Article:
SUMMARY: In Settoon Towing, L.L.C. v. Marquette Transportation Company, L.L.C., decided by the U.S. Court of Appeals for the Fifth Circuit on June 9, 2017, it held for the first time that a “Responsible Party” under the Oil Pollution Act of 1990 (“OPA”) has a statutory claim for contribution to recover purely economic damages from a partially liable third party.
On February 22, 2014, the M/V HANNAH C. SETTOON, towing two crude oil tank barges, and the M/V LINDSAY ANN ERICKSON, towing twenty-one loaded grain barges, were both heading downstream on the lower Mississippi River. At some point prior to the HANNAH completely passing the LINDSAY, the LINDSAY began reversing into the river to start her top-around. However, her stern collided with the portside bow of a crude-oil barge towed by the HANNAH. Approximately 750 barrels of light crude oil were discharged into the Mississippi River. As a result, a 70-mile stretch of the river was closed to vessels for approximately 48 hours for cleanup and recovery.
Settoon was named the strictly liable “Responsible Party” by the United States Coast Guard pursuant to the OPA. That phrase is a term of art; i.e. Settoon carried out its statutory responsibilities related to cleanup, remediation and third-party claims for damages. Settoon subsequently filed Limitation of Liability proceedings pursuant to 46 U.S.C. §§ 30501–30512 in the Eastern District of Louisiana. Marquette also filed a claim. Settoon brought a counterclaim against Marquette seeking contribution under the OPA, the general maritime law, or both.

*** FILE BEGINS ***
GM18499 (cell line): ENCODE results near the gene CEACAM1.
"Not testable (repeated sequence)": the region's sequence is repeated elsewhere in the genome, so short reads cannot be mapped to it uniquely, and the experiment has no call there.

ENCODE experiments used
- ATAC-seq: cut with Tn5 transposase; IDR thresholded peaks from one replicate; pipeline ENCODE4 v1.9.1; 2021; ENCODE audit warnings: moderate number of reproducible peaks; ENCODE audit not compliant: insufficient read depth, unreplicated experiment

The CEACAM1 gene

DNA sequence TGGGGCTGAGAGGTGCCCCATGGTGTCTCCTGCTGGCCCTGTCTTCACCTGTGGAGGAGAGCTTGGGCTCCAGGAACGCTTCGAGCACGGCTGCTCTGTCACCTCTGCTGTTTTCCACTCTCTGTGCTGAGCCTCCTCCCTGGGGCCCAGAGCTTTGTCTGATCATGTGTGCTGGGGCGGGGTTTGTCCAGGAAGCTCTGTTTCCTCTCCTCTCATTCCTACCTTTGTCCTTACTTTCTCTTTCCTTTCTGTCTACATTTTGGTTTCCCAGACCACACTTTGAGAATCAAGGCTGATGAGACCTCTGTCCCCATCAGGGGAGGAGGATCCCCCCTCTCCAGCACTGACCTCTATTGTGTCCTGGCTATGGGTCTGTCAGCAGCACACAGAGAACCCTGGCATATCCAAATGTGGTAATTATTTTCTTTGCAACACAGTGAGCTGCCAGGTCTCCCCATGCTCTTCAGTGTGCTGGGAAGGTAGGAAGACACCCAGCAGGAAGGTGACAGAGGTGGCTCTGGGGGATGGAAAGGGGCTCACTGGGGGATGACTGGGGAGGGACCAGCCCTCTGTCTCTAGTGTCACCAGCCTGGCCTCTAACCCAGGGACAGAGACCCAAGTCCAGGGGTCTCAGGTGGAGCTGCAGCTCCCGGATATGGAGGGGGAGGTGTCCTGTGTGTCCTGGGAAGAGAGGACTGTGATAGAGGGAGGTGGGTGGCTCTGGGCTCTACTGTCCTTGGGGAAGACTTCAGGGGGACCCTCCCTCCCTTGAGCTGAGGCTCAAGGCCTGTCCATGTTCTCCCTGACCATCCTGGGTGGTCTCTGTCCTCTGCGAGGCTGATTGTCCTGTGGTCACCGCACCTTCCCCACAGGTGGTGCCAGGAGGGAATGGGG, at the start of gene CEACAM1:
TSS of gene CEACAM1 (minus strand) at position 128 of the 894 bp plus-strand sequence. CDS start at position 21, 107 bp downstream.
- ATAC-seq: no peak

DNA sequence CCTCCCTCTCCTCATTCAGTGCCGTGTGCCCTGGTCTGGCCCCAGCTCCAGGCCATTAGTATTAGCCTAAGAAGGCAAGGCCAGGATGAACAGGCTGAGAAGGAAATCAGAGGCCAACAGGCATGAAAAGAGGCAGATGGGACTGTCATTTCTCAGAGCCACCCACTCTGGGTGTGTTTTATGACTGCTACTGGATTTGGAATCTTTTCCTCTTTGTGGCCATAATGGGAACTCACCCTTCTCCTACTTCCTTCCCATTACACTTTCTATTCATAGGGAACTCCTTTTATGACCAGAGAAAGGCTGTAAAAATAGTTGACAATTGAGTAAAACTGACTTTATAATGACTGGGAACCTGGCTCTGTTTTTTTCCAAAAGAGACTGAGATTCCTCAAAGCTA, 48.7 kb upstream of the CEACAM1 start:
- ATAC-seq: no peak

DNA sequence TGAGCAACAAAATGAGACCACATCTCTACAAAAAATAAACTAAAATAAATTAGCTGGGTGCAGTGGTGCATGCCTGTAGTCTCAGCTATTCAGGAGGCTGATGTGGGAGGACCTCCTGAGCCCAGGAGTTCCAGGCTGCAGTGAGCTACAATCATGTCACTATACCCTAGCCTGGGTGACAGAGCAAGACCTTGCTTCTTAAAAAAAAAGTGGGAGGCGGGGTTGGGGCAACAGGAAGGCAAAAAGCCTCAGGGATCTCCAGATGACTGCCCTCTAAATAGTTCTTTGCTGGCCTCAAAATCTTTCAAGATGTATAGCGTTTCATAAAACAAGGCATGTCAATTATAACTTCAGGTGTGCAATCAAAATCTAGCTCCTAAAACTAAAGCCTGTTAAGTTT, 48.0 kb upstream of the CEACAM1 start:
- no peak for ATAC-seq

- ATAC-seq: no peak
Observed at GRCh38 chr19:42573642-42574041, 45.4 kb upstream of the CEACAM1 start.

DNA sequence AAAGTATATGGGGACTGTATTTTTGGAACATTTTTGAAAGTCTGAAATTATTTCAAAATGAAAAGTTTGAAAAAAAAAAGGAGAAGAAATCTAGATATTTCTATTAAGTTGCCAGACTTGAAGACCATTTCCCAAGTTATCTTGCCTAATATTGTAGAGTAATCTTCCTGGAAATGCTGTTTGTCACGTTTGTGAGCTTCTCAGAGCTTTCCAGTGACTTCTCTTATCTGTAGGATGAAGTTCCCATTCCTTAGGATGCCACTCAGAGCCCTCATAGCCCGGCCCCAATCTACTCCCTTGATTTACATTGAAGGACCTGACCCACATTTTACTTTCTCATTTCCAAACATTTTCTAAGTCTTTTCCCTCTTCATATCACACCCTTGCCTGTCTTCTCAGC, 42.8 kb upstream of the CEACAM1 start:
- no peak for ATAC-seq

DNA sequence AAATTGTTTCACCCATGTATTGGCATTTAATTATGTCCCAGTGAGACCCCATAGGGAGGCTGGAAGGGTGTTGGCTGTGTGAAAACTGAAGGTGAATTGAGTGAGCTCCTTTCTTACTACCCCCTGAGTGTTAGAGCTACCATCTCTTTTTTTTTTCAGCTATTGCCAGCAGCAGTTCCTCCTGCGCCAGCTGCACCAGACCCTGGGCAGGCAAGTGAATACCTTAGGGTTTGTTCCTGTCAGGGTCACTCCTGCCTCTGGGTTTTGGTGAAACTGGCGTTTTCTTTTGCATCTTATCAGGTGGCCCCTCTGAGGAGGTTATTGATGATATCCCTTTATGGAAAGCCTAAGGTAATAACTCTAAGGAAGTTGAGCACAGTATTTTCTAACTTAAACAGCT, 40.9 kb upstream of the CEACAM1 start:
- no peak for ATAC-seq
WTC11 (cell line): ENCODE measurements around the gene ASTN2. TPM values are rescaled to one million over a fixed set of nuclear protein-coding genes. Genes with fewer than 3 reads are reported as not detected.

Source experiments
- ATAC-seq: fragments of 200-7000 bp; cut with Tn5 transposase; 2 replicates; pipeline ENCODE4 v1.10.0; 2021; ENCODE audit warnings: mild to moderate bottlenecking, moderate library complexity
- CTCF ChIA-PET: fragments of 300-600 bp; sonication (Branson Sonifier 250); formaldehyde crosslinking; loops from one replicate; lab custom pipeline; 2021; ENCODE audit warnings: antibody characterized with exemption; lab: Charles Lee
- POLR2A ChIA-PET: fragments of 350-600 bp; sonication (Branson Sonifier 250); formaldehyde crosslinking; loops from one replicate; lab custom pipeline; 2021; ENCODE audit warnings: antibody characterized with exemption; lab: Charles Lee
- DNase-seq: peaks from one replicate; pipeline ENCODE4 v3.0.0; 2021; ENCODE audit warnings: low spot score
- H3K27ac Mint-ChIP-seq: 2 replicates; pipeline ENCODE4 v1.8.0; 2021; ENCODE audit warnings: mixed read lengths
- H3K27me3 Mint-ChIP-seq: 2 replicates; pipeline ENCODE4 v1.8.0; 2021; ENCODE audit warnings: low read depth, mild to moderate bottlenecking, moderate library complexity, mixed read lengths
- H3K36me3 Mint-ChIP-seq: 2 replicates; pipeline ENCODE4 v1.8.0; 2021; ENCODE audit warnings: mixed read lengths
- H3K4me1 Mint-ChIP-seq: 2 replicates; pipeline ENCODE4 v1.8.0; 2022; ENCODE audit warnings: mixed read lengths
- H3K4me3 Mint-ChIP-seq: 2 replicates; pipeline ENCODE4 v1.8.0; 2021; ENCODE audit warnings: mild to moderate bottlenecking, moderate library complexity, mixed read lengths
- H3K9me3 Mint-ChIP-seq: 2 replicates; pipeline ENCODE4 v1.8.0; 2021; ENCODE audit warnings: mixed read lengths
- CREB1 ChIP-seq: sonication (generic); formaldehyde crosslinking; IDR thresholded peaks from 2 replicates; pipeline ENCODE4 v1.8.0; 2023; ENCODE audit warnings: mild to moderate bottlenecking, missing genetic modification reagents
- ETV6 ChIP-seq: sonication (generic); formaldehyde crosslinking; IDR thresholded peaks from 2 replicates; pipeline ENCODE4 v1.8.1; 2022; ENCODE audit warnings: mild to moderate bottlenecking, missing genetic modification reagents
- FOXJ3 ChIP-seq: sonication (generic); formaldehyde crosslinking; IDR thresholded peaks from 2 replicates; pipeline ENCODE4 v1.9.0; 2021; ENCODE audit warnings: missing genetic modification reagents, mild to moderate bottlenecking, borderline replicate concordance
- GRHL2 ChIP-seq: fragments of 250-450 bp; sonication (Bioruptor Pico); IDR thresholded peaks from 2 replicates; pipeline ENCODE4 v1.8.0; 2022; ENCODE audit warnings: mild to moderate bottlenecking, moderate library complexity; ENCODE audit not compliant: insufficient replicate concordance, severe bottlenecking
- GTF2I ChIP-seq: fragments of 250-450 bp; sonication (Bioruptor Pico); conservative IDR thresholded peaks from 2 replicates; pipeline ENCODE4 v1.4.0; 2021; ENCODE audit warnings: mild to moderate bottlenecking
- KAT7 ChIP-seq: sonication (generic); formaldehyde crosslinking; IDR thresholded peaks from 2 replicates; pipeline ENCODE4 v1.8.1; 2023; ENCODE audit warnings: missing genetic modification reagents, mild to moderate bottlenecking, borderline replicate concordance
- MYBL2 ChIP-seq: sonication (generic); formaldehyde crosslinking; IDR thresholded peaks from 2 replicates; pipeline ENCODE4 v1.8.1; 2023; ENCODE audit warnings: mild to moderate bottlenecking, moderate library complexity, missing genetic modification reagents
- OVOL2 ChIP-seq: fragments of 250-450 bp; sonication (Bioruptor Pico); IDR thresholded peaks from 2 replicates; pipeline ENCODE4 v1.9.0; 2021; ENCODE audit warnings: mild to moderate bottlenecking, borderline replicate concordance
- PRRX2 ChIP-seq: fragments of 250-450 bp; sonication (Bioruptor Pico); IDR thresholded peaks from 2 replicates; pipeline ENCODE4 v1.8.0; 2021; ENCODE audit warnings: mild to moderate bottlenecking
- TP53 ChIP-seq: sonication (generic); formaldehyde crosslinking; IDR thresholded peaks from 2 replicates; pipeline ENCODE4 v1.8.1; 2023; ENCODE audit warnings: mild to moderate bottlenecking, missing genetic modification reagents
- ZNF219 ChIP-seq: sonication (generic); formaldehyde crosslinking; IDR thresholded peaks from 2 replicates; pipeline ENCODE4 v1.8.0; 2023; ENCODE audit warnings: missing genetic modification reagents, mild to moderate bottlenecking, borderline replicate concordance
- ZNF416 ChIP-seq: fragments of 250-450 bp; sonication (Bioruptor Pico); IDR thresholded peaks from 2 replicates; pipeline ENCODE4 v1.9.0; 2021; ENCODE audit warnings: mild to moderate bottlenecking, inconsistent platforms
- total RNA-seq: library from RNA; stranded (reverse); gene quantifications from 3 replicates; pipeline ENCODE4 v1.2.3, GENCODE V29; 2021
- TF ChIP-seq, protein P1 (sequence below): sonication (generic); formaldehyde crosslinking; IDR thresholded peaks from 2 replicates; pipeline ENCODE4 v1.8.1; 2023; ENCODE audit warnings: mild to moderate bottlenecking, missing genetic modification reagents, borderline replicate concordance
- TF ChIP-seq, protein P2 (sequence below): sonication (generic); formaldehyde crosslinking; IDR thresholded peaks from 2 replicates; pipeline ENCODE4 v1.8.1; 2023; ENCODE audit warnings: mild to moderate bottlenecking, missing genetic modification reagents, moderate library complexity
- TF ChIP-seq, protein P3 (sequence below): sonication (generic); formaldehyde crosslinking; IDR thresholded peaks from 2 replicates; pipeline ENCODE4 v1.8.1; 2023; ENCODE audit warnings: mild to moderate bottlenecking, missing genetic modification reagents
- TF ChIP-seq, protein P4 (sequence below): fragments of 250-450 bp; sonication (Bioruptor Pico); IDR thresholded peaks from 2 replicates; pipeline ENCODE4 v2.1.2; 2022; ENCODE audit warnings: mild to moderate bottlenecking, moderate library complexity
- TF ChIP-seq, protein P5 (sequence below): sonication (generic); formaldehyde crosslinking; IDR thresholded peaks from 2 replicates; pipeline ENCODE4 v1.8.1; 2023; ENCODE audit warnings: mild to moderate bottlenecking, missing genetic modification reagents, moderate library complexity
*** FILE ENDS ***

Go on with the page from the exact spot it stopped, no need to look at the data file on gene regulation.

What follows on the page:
At the conclusion of a four-day bench trial on the issue of liability, the district court determined both parties were at fault and apportioned 65% of the fault for the collision to Marquette and 35% to Settoon. The district court also considered a question for which, surprisingly, there is little authority: Is a Responsible Party entitled to contribution for purely economic damages from a third party found to be partially liable? The district court answered that such contribution is permitted. From that determination, Marquette filed its appeal with the Fifth Circuit.
APPEAL AND DECISION:
The principal issue on appeal was whether Settoon could receive contribution under the OPA from Marquette for its payment of purely economic damages, i.e., for the cleanup costs. The Fifth Circuit Court concluded that the OPA clearly says, “yes.” The district court below had allowed contribution and determined the percentage of fault of each party. In rendering its decision, the Fifth Circuit agreed and affirmed the lower court judgment.
The Court of Appeals held that contribution is available under the OPA. However, they noted that OPA did not define the scope of the contribution. As required when interpreting a statute, if any limitation is to be placed on the types of damages for which contribution may be recovered under the OPA, the limit must be in the statute. In reviewing the statute, the appeals court did not find any limitation from the manner in which the separate concept of subrogation was explained. As a result, they then examined how the Clean Water Act (CWA) treated liability for oil pollution. In other words, they asked the same question of the CWA as we have of the OPA — does it create or just preserve a right of contribution? The appeals court had already answered the question as to the CWA in a non-precedential opinion, where they held that Section 1321(h) did not create a right to contribution. Instead, they had concluded the CWA had been described as preserving the right of contribution without serving as its source.
The Fifth Circuit went on to conclude that the most reasonable interpretation of the language of the OPA, as confirmed by the Act’s legislative history, granted to an OPA Responsible Party the right to receive contribution from other entities who were partially at fault for a discharge of oil. Specifically, a Responsible Party may recover from a jointly liable third party any damages it paid to claimants, including those arising out of purely economic losses. While the court did not provide a detailed explanation for its apportionment of fault, it made the requisite allocation of fault based on the facts before it. As a result, the lower court decision was affirmed in all aspects.